David Swan. The Australian Business Review, 5 February 2019

Fintechs can reap Hayne dividends

Australia’s fintech industry has largely welcomed the Hayne royal commission report, declaring it an opportunity for savvy start-ups to steal customers away from the big banks.

Mark MacLeod is the founder and CEO of fintech start-up Roll-it Super, which describes itself as an ethical financial service.

Mr MacLeod said the royal commission evidenced a financial services sector riddled with conflicts of interest and greed, therefore opening a gap for fintechs so long as they differentiate themselves.

“Mr Hayne’s emphasis was on the organisational culture, leadership and incentives that drove a sales and growth culture at the expense of customers, the law and the ethics of individuals within the sector,” he said.

“Fintech start-ups and investors with rent seeking, ethically questionable business models, based on selling private individual data, having high or hidden fees, exploiting customer ignorance or financial desperation, should be on notice and will face the risk of criminal charges.

“Change is coming and it is not just going to impact the big banks.

“Fintech needs to build around ethical, sustainable business models. In a sector devoid of trust, fintech start-ups can differentiate themselves and shine a new light of openness and transparency.”

He added that the superannuation sector has core structural and market considerations that require the strong hand of regulators to protect consumer interests from people he described as rent seekers.

“Unfortunately, default super had become an inefficient market place where entrenched vested interests maintain a model where unsuspecting consumers collect accounts and fees as they move employers,” he said.

“Hayne and the Productivity Commission before him have made a number of sensible recommendations to address inefficiencies and curb economic rent seekers. It is then up to the innovators and disrupters to redefine product and market dynamics and drive competition.”

Daniel Madhavan is the CEO of the Liberman-backed Impact Investment Group, a private investment and advisory firm.

He told The Australian that a lot more is broken with the financial industry than just its business model.

“If community expectations are our compass then this report as a blueprint on how not to do business in modern Australia,” he said.

“This report shows that the financial system needs to go beyond simply rebuilding trust. The banking and finance industry needs to find its deeper purpose, and show it values what the community values; strong ethics, and a broader focus on helping Australians build a better community and environment.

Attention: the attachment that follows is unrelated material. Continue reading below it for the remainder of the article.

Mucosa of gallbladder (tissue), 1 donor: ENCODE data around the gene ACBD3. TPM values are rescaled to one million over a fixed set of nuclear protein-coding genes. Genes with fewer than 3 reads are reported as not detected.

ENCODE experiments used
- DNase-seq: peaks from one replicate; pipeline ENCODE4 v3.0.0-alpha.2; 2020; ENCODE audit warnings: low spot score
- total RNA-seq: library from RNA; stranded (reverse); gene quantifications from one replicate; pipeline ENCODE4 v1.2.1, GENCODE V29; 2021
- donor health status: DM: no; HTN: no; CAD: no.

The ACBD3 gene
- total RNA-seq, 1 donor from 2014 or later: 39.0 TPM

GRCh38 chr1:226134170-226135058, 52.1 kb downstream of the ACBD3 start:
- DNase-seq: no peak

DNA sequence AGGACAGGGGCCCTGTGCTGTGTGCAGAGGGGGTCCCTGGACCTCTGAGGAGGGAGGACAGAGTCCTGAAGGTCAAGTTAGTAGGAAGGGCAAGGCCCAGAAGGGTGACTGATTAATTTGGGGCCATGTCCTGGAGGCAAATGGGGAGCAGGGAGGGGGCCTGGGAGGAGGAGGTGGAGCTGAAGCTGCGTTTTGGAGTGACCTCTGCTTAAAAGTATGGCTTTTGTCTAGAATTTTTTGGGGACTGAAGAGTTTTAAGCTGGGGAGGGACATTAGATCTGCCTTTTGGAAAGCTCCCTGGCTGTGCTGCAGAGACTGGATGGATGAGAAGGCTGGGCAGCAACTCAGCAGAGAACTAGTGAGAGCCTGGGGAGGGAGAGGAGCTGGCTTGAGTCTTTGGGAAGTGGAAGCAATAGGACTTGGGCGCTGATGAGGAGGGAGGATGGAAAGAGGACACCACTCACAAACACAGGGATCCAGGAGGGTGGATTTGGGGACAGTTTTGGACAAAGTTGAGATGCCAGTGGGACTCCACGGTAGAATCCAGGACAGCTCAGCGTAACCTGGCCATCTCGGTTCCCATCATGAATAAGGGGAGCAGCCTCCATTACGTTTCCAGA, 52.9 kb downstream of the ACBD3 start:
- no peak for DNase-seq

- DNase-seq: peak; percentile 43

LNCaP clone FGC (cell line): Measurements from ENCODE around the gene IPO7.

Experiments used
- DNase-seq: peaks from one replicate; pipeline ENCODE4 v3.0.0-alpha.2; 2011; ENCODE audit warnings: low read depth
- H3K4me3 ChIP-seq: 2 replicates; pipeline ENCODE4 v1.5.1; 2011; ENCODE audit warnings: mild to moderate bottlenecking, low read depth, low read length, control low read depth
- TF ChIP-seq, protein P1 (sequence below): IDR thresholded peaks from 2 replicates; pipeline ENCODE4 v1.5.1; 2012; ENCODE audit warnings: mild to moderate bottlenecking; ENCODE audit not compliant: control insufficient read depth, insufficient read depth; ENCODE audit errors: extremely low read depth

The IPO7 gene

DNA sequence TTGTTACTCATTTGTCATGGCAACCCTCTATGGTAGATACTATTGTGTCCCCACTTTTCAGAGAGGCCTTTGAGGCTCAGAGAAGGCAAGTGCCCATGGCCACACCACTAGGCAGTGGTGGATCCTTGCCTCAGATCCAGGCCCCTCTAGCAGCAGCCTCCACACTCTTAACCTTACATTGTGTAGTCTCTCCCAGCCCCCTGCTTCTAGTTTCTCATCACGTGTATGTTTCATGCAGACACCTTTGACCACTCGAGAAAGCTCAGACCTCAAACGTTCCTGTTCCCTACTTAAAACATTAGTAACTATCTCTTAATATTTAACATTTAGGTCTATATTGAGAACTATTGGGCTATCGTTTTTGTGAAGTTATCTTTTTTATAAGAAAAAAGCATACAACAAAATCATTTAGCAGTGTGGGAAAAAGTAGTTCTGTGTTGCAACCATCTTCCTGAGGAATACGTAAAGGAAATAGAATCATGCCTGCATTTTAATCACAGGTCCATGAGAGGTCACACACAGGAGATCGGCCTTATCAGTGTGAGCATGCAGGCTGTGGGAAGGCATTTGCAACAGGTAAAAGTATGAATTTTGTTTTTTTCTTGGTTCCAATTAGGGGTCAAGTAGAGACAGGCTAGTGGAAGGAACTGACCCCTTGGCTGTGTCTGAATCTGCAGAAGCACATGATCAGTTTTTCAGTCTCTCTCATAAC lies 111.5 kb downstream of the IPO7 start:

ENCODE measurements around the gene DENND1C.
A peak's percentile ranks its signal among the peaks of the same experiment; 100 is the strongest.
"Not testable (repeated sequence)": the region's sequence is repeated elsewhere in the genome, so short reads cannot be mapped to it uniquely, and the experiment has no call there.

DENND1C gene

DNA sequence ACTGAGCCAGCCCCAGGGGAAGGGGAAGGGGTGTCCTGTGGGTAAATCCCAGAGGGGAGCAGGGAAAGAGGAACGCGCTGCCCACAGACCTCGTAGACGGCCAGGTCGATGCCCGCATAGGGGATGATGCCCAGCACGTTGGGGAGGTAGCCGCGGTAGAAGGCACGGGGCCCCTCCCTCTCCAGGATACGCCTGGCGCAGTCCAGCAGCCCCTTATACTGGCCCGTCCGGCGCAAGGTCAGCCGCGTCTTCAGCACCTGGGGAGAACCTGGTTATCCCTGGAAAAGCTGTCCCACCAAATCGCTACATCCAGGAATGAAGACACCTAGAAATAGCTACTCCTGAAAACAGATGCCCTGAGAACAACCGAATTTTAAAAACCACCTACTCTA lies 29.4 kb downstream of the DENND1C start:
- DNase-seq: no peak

“I worry about the affect on talent acquisition and retention in our industry. If you were leaving university as one of the most talented graduates in Australia this report gives you 76 reasons to find a career elsewhere.”

Alan Tsen, the chair of Australia’s peak fintech body FinTech Australia, said while his organisation was still digesting the report and its recommendations, it was clear there are many opportunities for fintech start-ups to partner with these institutions to solve some of the systemic issues that have been highlighted.

“Fintech start-ups can also take advantage of the verticals where customers have been poorly served by incumbents,” he said.

“Overall, we see the outcome as highlighting some key areas for improvement in the way customers are served by those providing financial services — this is where many fintech start-up excel, in aligning customer outcomes with their business model.”

MoneyPlace founder and CEO Stuart Stoyan said many fintech founders had left the major banks, given the banks’ ideas to improve the experience or outcomes for customers hadn’t been successful.

Mr Stoyan said those executives had left to create fintechs, which often focus specifically on improving customer outcomes.

“The royal commission hits home the need for all fintechs, new and existing, to ensure the focus of innovation is on improving the customer experience whether that is through cost, easing friction or just creating a better outcomes,” he said.

“A key takeaway for fintech right now will be that many of the major banks customers will be looking for a better, more transparent offering. There’s never been a better time for fintech to attract new customers.”

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